Accordingly, O'Brien argues, "east Germans became objects of a liberal technocratic campaign of integration similar, if not identical, to the one devised for foreigners, which itself ... took much from the one originally devised for West Germans after the war" (p. 115). This policy made its first appearance during the reunification process, in which the financially strong and liberal west German parties, well versed in marketing strategies, outmanoeuvred their unreliable east German opponents. The decision not to draft a new constitution successfully silenced the potentially illiberal voices of the East German population that would have had their say in the plebiscite necessary for its ratification. The ensuing Saeuberung (again an original quote) of the East German public service personnel was conducted along lines "not wholly unlike th[ose] given to the Allies in JCS 1067 or West German police in the Aliens Law of 1965" (p. 117).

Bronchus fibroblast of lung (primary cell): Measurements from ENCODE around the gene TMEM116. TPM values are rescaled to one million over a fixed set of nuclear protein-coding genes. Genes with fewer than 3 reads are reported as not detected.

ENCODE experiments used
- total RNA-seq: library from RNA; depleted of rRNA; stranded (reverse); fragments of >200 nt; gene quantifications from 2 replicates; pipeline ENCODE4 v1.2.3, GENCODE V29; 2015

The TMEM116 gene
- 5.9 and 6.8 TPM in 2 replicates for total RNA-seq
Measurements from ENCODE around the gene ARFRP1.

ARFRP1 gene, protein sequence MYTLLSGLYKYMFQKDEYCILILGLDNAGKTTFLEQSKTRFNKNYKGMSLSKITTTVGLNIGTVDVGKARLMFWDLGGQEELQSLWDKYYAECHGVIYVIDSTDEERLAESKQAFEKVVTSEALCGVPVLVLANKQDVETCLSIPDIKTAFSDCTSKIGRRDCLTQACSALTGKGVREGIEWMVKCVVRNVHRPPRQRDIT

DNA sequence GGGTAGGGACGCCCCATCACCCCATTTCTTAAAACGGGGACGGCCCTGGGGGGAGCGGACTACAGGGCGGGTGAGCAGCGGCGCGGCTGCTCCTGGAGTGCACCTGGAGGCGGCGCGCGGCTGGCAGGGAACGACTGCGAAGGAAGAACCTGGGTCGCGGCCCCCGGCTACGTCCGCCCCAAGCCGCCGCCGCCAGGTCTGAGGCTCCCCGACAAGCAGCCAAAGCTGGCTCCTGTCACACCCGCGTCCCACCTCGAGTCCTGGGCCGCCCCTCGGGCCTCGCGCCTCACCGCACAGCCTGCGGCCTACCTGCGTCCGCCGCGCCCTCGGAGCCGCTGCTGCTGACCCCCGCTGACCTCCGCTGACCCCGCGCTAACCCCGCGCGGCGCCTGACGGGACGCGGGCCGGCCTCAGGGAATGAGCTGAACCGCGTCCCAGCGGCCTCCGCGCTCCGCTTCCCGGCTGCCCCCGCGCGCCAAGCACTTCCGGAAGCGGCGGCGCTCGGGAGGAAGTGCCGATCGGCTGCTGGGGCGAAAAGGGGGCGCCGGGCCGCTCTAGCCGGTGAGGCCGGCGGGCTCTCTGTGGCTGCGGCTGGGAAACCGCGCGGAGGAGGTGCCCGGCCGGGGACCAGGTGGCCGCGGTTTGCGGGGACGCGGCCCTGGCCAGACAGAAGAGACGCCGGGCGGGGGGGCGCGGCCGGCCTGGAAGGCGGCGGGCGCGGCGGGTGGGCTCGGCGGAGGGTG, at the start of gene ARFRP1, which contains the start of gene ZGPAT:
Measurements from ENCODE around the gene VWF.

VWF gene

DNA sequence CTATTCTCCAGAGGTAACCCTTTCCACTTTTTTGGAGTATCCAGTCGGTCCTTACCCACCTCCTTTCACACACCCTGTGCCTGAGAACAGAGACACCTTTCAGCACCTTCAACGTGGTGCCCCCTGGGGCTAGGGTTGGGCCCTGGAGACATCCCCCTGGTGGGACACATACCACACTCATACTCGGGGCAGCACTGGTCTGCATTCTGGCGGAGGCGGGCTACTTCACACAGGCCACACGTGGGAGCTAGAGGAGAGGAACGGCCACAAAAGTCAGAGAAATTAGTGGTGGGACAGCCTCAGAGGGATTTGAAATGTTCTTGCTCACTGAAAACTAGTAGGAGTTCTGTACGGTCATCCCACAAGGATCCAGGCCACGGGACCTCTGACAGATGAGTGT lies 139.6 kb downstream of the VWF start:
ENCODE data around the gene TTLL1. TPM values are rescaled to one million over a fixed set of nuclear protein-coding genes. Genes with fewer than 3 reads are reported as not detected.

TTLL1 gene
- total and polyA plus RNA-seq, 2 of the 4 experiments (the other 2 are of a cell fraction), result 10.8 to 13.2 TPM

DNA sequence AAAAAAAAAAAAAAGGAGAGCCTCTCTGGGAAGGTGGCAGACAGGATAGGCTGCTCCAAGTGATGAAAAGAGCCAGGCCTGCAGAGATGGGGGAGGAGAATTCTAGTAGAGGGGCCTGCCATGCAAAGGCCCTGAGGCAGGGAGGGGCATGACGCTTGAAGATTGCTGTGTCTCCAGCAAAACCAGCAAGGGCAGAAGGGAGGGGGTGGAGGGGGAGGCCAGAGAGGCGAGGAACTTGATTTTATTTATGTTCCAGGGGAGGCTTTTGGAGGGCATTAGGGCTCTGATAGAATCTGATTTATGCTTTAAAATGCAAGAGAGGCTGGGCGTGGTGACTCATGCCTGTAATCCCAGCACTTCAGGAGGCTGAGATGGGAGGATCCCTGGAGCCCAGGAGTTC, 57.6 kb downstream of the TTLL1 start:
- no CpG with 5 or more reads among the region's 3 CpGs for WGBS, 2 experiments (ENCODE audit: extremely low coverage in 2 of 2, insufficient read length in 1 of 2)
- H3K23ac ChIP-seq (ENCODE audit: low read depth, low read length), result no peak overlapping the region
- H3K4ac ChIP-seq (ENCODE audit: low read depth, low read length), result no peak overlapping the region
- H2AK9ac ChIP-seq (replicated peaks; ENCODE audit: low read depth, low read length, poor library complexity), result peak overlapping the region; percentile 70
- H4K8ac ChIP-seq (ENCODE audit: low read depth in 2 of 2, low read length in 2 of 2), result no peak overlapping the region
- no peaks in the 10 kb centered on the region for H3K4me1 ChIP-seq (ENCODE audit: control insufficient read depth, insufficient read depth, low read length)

O'Brien's treatise is a prime example of an argumentative essay that deliberately sheds light on but one side of post-World War II German liberalism--namely, "the pernicious underside of the reformed German liberal" (p. 5). He displays an understandable, but exaggerated fear of a renaissance of totalitarianism which eventually "generated the very technocratic liberalism which politically harms Germany's minorities" (p. 15) and so eventually develops into a kind of multi-totalitarian system. The author might have added the case of German graduate students, upwardly mobile migrants so to speak, who depend on scholarships for their advancement in fields that (especially so in the liberal-arts and social-science sectors) have almost completely fallen prey to the influence of the established German political parties and their respective (tax-sponsored) political foundations. The book can be read as an exercise in the dialectics of Enlightenment liberalism and can even be seen as a sequel to the Horkheimer/Adorno thesis.